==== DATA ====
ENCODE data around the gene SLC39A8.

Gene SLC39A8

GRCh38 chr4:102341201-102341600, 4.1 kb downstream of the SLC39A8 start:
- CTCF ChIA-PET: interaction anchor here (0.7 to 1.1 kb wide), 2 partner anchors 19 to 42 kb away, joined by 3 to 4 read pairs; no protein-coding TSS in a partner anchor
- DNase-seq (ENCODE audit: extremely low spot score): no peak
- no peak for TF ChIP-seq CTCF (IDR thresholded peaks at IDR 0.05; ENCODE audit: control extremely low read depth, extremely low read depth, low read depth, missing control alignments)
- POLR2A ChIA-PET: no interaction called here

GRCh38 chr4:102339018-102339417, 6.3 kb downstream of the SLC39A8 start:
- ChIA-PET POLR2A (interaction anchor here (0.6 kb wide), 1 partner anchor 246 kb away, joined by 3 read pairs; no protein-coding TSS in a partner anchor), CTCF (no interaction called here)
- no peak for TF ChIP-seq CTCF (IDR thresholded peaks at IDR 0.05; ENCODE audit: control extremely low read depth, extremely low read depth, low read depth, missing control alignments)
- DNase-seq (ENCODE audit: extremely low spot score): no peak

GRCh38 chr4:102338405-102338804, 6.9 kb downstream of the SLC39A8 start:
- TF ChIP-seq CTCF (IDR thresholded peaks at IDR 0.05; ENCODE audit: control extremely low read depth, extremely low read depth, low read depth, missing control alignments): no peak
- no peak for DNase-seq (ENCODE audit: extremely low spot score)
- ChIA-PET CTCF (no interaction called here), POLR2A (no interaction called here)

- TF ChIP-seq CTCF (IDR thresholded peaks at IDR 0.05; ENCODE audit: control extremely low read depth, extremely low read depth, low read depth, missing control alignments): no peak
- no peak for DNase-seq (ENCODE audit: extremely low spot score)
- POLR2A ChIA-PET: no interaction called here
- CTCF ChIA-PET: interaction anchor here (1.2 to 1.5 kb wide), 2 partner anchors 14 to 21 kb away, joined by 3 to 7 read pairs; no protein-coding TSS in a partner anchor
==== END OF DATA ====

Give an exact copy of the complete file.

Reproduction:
ENCODE data around the gene SLC39A8.

Gene SLC39A8

GRCh38 chr4:102341201-102341600, 4.1 kb downstream of the SLC39A8 start:
- CTCF ChIA-PET: interaction anchor here (0.7 to 1.1 kb wide), 2 partner anchors 19 to 42 kb away, joined by 3 to 4 read pairs; no protein-coding TSS in a partner anchor
- DNase-seq (ENCODE audit: extremely low spot score): no peak
- no peak for TF ChIP-seq CTCF (IDR thresholded peaks at IDR 0.05; ENCODE audit: control extremely low read depth, extremely low read depth, low read depth, missing control alignments)
- POLR2A ChIA-PET: no interaction called here

GRCh38 chr4:102339018-102339417, 6.3 kb downstream of the SLC39A8 start:
- ChIA-PET POLR2A (interaction anchor here (0.6 kb wide), 1 partner anchor 246 kb away, joined by 3 read pairs; no protein-coding TSS in a partner anchor), CTCF (no interaction called here)
- no peak for TF ChIP-seq CTCF (IDR thresholded peaks at IDR 0.05; ENCODE audit: control extremely low read depth, extremely low read depth, low read depth, missing control alignments)
- DNase-seq (ENCODE audit: extremely low spot score): no peak

GRCh38 chr4:102338405-102338804, 6.9 kb downstream of the SLC39A8 start:
- TF ChIP-seq CTCF (IDR thresholded peaks at IDR 0.05; ENCODE audit: control extremely low read depth, extremely low read depth, low read depth, missing control alignments): no peak
- no peak for DNase-seq (ENCODE audit: extremely low spot score)
- ChIA-PET CTCF (no interaction called here), POLR2A (no interaction called here)

- TF ChIP-seq CTCF (IDR thresholded peaks at IDR 0.05; ENCODE audit: control extremely low read depth, extremely low read depth, low read depth, missing control alignments): no peak
- no peak for DNase-seq (ENCODE audit: extremely low spot score)
- POLR2A ChIA-PET: no interaction called here
- CTCF ChIA-PET: interaction anchor here (1.2 to 1.5 kb wide), 2 partner anchors 14 to 21 kb away, joined by 3 to 7 read pairs; no protein-coding TSS in a partner anchor